Four years ago, Tulsans woke up to the struggles of the 61st Street and Riverside Drive neighborhood after four women were murdered inside the Fairmont Terrace apartment complex.
Since then, police, business owners, community leaders and neighborhood residents have come together to work on ways to reduce crime, spark economic development and improve the overall quality of life in the area.
The City Council even created a task force to address those issues, and more.
At one point, Councilor Jeannie Cue pushed for a piece of E. Fred Johnson Park, 6002 S. Riverside Dr., to be used to construct a social services center for the neighborhood. And the city’s Parks and Recreation Department entertained an offer to convert the park into a privately funded multisports complex.
Neither concept ever took off. Now the Parks and Recreation Department is back with another, more modest idea: using two acres of the park to build a new recreation area.
Out would go the baseball fields, part of the parking lot, the sports courts, the splash pad, the playground and the restroom. In would come lighted, multi-use sports courts; two 25-foot-long shelters; two playgrounds, one for toddlers and one for children 5-12; a water playground; a bicycle pump track; trees; and a nearly mile-long walking trail.
“If we don’t do anything, we’re not going to have anything, and this has been going on long enough,” Parks and Recreation Director Lucy Dolman said Tuesday.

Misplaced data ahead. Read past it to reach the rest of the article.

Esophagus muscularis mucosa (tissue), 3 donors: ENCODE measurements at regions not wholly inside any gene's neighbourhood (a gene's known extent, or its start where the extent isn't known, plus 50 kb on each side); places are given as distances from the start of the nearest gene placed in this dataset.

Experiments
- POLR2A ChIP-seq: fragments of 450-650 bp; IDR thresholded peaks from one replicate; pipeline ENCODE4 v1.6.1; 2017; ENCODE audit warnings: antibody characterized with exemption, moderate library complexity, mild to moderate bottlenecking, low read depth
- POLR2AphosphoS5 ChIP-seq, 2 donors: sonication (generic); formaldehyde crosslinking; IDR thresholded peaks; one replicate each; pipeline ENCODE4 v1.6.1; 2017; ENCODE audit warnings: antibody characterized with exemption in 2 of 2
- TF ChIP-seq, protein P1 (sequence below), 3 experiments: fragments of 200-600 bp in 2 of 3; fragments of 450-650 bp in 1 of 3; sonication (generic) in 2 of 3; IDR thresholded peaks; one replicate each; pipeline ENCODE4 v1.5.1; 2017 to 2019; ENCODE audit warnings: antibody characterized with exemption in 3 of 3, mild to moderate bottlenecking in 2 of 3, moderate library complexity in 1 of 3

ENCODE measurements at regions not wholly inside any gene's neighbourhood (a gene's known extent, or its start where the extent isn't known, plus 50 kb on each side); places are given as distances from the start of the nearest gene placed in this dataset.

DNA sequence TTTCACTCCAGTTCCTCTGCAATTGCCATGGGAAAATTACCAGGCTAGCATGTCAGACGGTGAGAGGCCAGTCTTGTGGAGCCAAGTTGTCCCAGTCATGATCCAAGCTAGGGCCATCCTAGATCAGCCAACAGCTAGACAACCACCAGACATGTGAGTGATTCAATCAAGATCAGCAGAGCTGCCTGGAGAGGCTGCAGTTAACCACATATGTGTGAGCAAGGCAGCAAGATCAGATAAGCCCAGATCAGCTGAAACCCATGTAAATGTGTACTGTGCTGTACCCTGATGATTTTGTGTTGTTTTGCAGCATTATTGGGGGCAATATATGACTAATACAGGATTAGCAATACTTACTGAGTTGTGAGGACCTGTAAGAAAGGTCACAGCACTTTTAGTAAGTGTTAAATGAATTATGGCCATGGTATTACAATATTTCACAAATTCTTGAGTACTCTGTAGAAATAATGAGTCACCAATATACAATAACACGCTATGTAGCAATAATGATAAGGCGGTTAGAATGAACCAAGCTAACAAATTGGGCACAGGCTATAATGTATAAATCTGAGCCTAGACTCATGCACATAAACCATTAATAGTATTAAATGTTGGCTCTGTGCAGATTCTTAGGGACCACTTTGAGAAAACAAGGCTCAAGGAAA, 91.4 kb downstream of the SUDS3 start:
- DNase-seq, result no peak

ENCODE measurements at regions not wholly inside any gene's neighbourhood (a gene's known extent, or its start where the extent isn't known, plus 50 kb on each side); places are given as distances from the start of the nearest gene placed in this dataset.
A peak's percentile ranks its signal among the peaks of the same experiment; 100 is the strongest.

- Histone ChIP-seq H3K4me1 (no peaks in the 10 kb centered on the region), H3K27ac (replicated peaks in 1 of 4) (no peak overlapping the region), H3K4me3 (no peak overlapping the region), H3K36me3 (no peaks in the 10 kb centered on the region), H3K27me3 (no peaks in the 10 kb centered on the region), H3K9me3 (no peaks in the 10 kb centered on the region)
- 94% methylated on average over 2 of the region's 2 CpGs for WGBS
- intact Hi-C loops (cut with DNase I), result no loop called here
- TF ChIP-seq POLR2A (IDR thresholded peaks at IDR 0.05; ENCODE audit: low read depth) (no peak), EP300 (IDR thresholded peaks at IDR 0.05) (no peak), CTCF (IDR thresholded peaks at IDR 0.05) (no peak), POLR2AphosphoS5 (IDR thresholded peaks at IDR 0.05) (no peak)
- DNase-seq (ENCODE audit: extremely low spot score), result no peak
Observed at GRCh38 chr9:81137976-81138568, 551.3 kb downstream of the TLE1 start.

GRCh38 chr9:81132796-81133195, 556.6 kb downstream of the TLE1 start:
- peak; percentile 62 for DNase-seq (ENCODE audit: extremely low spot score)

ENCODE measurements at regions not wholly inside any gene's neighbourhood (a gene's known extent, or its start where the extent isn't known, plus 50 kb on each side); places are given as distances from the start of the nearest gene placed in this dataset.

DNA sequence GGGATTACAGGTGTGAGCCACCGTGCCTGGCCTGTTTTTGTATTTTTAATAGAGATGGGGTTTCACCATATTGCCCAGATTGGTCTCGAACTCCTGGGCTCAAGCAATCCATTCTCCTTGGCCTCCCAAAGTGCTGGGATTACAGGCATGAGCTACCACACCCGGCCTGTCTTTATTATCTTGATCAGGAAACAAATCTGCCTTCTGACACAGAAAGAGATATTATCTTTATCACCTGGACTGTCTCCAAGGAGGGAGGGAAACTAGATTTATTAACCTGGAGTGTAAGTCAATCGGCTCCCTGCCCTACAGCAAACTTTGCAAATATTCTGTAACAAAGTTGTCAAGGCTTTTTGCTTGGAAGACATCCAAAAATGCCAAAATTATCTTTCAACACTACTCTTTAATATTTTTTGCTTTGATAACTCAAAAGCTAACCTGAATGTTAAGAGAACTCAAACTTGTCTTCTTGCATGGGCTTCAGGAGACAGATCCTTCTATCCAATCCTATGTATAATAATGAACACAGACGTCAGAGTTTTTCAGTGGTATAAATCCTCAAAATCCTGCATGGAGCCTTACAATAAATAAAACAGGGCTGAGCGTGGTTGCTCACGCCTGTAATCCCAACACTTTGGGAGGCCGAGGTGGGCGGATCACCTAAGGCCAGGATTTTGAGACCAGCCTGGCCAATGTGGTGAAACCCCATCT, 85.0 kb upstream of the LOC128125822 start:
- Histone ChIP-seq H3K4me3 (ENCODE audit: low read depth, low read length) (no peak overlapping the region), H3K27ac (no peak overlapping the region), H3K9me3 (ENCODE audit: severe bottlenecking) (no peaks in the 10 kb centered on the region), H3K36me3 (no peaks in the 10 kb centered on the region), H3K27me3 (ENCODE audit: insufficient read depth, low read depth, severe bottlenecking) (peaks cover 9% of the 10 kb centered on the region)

The truth is the Parks Department can’t do anything, either. The department’s landscape architect, Jack Bubenik, presented the concept to the Parks and Recreation Board on Tuesday, and members endorsed it. But that won’t get the thing built. And the Parks Department doesn’t have the money to construct it.
So Dolman is hoping someone who does will step up and offer to help. The estimated price of the project is $2.5 million.
“My hope, I guess the best scenario, is that there would be someone interested in trying to make this happen and do a public/private partnership,” she said.
At a minimum, the Parks and Recreation Department plans to add the project to its capital improvements project list. It’s a wishlist of sorts. Every department keeps one with the hope that a favored project or two will make it into the city’s next capital improvements package.
But those packages only come along every five years or so, and Parks and Recreation’s list is already $171 million deep. Chances are that funding for the Johnson Park project, if it ever came through, would not be available for another five to 10 years.
“But we’re hoping that with something like this we’d get enough excitement because of where it’s at that we can have someone step up and fund this,” Bubenik said.
Dolman acknowledged that the multisports complex, which would have included a lacrosse field, never caught the public’s imagination. The latest proposal is a response to what the Parks Department believes people want.
“This is the design the Parks and Recreation Department feels the potential of Johnson Park is,” Dolman said. “This fits all the things people most like to see.”
Cue said Tuesday that she “loves the plan.”
But this is far from a done deal. Funding issues aside, Dolman said, she still needs to hear more from the public. Her next step is to meet with residents in the neighborhood to get their ideas and feedback.
In the meantime, she’s all ears if anyone has a little money he or she would like to put to good use.
Just email her at firstname.lastname@example.org